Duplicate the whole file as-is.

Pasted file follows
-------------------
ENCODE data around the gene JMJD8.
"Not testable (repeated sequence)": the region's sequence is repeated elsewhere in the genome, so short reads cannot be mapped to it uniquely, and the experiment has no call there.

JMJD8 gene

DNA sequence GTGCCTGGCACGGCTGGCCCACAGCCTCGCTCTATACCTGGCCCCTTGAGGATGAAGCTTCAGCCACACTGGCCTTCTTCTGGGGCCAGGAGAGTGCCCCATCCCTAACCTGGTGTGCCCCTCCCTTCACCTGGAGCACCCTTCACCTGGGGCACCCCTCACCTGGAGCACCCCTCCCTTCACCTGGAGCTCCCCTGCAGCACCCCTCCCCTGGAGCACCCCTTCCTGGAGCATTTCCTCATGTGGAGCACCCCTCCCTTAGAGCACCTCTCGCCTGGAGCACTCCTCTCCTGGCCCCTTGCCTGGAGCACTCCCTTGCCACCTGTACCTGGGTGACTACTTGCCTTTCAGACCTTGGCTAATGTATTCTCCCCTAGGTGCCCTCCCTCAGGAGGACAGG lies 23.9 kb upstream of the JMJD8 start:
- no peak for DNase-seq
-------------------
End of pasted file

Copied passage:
ENCODE data around the gene JMJD8.
"Not testable (repeated sequence)": the region's sequence is repeated elsewhere in the genome, so short reads cannot be mapped to it uniquely, and the experiment has no call there.

JMJD8 gene

DNA sequence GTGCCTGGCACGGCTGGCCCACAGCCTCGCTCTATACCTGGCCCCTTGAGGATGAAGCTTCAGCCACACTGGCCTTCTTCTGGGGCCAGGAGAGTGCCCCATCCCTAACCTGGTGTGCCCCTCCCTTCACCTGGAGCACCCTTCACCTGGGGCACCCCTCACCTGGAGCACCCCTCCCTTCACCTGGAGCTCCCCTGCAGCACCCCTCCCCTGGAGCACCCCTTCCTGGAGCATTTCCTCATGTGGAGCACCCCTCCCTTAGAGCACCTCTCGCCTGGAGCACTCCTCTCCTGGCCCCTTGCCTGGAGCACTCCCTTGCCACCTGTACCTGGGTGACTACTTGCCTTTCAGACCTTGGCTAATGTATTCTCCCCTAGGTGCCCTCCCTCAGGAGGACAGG lies 23.9 kb upstream of the JMJD8 start:
- no peak for DNase-seq